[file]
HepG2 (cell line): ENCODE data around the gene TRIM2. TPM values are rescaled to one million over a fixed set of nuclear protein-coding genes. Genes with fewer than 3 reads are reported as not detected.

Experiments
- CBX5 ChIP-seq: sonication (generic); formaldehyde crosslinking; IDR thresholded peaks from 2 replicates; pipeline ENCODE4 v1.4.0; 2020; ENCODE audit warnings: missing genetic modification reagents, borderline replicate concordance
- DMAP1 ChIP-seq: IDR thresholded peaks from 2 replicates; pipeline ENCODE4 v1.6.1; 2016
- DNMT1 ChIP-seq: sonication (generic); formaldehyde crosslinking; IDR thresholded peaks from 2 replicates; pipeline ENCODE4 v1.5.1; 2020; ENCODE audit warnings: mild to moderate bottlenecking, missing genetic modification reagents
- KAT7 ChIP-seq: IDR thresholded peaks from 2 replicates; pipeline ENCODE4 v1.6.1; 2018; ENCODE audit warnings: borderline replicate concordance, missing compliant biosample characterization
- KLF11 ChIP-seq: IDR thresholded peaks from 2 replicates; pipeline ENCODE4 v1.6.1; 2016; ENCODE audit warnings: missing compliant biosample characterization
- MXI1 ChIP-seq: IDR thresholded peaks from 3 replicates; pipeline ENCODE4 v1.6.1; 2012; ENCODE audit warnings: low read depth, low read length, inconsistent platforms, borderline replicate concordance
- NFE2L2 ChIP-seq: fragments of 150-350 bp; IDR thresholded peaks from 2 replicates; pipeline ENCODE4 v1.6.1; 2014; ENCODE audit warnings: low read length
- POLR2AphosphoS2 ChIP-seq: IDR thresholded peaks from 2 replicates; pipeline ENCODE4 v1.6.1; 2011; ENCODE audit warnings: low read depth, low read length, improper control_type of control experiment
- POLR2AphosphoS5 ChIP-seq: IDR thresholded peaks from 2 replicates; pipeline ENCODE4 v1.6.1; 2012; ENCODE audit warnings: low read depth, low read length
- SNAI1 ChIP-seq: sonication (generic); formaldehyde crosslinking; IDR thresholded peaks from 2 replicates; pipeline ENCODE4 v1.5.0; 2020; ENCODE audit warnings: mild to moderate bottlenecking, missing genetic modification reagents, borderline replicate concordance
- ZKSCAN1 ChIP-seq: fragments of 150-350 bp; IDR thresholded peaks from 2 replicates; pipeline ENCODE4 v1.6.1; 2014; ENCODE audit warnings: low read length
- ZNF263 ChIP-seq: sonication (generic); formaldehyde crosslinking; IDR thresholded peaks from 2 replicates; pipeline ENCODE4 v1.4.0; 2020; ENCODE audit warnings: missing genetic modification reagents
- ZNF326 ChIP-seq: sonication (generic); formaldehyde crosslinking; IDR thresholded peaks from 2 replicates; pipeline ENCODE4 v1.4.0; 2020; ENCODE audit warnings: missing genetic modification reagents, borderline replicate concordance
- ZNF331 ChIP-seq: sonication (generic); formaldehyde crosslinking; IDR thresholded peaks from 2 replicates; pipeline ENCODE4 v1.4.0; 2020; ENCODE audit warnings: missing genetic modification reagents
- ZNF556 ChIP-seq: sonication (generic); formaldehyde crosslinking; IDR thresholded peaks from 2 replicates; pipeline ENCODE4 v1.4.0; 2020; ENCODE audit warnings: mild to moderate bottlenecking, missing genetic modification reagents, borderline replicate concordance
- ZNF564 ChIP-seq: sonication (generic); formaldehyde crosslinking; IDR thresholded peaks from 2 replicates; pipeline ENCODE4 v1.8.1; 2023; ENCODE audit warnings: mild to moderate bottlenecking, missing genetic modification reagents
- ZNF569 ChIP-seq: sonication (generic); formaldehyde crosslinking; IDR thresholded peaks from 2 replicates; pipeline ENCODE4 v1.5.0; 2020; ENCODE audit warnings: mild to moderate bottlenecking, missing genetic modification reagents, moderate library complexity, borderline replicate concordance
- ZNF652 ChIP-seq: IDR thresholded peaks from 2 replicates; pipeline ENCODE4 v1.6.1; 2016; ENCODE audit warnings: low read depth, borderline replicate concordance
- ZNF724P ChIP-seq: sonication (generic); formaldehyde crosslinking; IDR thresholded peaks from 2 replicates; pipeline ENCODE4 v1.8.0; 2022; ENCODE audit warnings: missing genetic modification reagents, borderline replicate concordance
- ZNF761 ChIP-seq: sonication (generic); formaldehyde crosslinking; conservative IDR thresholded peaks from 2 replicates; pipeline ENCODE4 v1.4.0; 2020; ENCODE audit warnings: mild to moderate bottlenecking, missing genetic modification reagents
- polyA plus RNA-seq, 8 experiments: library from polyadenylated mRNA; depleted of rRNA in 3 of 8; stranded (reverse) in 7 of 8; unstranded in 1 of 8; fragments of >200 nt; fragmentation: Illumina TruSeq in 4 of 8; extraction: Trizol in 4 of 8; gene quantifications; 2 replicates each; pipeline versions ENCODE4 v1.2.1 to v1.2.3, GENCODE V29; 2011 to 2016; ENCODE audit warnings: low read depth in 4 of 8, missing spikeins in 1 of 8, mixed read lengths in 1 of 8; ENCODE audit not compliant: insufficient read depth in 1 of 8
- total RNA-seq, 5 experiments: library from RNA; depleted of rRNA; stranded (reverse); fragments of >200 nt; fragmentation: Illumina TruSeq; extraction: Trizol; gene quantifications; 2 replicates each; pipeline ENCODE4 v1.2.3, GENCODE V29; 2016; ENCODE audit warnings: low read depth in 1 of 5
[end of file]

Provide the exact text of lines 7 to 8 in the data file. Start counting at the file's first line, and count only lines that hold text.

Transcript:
- KLF11 ChIP-seq: IDR thresholded peaks from 2 replicates; pipeline ENCODE4 v1.6.1; 2016; ENCODE audit warnings: missing compliant biosample characterization
- MXI1 ChIP-seq: IDR thresholded peaks from 3 replicates; pipeline ENCODE4 v1.6.1; 2012; ENCODE audit warnings: low read depth, low read length, inconsistent platforms, borderline replicate concordance